One solution to eliminating the waste of solvent and paint resulting from the problems described above is to provide a rack having a plurality of hoses such that the robot can select a given hose in order to spray a selected color. The Japanese published disclosure 60-36365 discloses such a solution for a painting system which uses a robot. In the Japanese system the robot selects an individual hose which is connected close to the sprayer and then uses the sprayer with the hose dangling freely downwardly. This system suffers from the problem of the long unrestrained hose being free to whip around as a robot arm moves the sprayer, such that the hose may contact the workpiece being sprayed. This problem is particularly severe if the robot is moved rapidly back and forth across the workpiece, as is typical in automated automotive painting operations.

Thus, there is a need for a paint spraying system using a robot in which the amount of paint lost during color changing operations is minimized as well as minimizing the possibility of accidental color mixing. In addition, there is a need for a paint spraying system in which the movement of a paint supply hose is properly controlled during movement of the robot in order to avoid any contact between the paint supply hose and the workpiece being painted.

SUMMARY OF THE INVENTION

The present invention is a paint spraying system for use with a robot having a movable elongated arm.

The system includes a plurality of paint wands which may be individually positioned on the arm of the robot, with each of the wands including a first elongated rigid pipe for conveying paint to a spray gun through a flexible wrist hose connecting the first pipe to the spray gun. A second elongated rigid pipe may be provided for recirculating paint from the first pipe when the wand is not in use and the second pipe may be either formed integrally with the first pipe or provided as a separate pipe oriented parallel to the first pipe.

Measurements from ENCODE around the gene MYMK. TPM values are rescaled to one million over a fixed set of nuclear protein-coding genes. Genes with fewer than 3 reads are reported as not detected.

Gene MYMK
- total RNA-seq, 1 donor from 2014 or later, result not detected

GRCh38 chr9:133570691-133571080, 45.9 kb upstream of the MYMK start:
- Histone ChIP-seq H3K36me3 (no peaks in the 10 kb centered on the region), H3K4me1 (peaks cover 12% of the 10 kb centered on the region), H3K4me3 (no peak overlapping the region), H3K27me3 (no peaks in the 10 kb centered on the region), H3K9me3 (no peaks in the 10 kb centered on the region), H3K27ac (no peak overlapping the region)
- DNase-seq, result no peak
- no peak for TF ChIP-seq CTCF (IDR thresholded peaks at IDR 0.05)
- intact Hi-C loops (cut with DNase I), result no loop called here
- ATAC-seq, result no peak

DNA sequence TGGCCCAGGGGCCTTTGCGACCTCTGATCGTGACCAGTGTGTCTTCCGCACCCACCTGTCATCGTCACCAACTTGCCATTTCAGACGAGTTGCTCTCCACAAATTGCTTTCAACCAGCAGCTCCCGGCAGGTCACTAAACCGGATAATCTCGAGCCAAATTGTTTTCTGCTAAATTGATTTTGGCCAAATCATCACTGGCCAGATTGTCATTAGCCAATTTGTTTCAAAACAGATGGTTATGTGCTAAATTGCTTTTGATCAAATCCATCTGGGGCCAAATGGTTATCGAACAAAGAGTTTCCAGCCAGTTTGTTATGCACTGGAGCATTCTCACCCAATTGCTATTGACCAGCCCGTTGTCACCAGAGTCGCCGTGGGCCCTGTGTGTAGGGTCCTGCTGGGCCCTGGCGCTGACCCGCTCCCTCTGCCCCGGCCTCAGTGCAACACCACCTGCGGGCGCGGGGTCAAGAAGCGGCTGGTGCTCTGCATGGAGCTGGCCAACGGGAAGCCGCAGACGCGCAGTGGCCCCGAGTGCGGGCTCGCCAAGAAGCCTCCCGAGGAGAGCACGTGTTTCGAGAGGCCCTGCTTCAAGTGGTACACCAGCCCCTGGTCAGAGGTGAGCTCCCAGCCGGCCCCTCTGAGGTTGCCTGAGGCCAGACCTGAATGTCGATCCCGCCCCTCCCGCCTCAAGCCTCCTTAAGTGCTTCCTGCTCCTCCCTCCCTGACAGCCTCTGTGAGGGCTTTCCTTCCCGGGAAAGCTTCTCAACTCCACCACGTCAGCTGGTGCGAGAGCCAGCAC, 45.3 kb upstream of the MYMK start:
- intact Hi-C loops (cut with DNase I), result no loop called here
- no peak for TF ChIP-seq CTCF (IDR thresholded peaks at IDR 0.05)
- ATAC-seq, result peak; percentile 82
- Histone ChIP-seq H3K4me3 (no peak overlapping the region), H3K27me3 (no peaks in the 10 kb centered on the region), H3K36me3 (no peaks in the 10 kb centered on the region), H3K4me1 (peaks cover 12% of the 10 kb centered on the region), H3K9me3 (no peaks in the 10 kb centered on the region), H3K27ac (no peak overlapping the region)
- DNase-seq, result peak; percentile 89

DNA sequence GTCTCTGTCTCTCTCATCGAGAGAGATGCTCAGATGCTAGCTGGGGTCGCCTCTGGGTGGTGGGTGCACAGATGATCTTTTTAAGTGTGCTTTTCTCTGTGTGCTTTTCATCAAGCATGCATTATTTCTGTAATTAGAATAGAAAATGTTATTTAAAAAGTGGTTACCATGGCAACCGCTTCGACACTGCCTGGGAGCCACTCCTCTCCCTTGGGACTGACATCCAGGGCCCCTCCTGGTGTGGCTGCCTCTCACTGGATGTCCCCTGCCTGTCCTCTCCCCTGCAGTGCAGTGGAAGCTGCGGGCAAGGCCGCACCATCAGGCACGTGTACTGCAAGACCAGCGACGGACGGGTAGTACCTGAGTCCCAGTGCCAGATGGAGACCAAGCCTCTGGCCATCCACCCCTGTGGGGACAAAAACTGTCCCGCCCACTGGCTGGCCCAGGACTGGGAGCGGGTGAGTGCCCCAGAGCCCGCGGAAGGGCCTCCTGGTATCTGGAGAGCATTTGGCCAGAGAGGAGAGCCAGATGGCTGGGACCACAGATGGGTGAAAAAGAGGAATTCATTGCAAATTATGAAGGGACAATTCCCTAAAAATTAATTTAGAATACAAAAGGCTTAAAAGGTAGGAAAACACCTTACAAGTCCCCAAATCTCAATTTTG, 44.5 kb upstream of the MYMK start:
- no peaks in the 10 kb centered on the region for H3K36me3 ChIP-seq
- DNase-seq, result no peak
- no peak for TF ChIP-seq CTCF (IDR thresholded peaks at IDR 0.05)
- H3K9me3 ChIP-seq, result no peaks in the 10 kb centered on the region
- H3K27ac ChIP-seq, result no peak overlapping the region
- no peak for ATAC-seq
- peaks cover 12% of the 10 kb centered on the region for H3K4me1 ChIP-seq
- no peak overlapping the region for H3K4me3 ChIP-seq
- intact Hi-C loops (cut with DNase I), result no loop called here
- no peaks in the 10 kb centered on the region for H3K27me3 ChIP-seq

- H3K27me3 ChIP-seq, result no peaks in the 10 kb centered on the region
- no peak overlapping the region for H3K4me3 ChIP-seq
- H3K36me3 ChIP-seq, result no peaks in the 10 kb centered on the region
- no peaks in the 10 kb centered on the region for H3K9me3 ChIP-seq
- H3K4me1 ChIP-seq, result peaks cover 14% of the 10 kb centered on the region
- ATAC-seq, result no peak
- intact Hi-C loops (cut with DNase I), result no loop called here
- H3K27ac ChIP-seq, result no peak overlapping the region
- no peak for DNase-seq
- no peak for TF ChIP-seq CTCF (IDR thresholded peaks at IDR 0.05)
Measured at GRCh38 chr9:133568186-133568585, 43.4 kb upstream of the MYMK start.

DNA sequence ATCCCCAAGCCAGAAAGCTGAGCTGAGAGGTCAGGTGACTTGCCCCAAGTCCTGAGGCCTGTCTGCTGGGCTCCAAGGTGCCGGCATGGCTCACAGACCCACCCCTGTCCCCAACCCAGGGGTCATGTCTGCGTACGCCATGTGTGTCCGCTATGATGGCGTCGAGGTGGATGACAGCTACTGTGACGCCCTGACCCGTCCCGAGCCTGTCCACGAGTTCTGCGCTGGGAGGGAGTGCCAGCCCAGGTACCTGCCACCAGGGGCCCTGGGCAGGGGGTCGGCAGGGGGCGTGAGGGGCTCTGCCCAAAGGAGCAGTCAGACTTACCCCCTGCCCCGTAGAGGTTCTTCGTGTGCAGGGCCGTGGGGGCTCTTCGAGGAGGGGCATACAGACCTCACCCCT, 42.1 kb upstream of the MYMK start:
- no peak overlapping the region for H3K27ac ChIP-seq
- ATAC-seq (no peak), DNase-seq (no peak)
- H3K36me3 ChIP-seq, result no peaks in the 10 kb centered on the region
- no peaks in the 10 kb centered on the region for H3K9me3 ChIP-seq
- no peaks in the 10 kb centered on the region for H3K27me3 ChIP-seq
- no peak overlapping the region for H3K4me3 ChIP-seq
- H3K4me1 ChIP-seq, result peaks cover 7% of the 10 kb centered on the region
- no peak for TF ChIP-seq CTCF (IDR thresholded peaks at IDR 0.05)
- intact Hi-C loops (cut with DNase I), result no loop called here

First and second flexible hoses connect the first and second pipes to a paint source and a paint recirculation system, respectively. In addition, a first half of a quick disconnect fitting and a regulator valve may be provided for connecting the first pipe to the spray gun either at the end of the first pipe or at an end of the flexible wrist hose distal from the first pipe such that the wand may be quickly connected to the inlet of the spray gun. The regulator valve is located so as to act to close off the pipe upon the wand being disconnected from the spray gun.